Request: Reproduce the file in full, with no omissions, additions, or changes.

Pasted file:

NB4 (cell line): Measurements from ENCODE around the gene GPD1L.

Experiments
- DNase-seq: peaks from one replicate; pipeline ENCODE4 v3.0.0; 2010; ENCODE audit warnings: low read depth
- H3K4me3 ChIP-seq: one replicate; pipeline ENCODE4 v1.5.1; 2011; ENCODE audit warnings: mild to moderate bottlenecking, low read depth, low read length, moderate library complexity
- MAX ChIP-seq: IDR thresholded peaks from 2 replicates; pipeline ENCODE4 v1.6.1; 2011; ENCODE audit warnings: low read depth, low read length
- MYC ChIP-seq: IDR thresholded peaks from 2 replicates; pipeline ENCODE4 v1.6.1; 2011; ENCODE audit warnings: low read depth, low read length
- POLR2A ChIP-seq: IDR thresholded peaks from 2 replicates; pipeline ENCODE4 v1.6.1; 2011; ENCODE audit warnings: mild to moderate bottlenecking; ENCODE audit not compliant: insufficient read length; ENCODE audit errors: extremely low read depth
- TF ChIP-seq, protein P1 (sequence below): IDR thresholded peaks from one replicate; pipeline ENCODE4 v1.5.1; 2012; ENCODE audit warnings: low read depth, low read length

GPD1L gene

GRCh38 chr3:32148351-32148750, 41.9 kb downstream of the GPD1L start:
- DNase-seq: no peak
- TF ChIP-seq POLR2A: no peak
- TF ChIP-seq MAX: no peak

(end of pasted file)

NB4 (cell line): Measurements from ENCODE around the gene GPD1L.

Experiments
- DNase-seq: peaks from one replicate; pipeline ENCODE4 v3.0.0; 2010; ENCODE audit warnings: low read depth
- H3K4me3 ChIP-seq: one replicate; pipeline ENCODE4 v1.5.1; 2011; ENCODE audit warnings: mild to moderate bottlenecking, low read depth, low read length, moderate library complexity
- MAX ChIP-seq: IDR thresholded peaks from 2 replicates; pipeline ENCODE4 v1.6.1; 2011; ENCODE audit warnings: low read depth, low read length
- MYC ChIP-seq: IDR thresholded peaks from 2 replicates; pipeline ENCODE4 v1.6.1; 2011; ENCODE audit warnings: low read depth, low read length
- POLR2A ChIP-seq: IDR thresholded peaks from 2 replicates; pipeline ENCODE4 v1.6.1; 2011; ENCODE audit warnings: mild to moderate bottlenecking; ENCODE audit not compliant: insufficient read length; ENCODE audit errors: extremely low read depth
- TF ChIP-seq, protein P1 (sequence below): IDR thresholded peaks from one replicate; pipeline ENCODE4 v1.5.1; 2012; ENCODE audit warnings: low read depth, low read length

GPD1L gene

GRCh38 chr3:32148351-32148750, 41.9 kb downstream of the GPD1L start:
- DNase-seq: no peak
- TF ChIP-seq POLR2A: no peak
- TF ChIP-seq MAX: no peak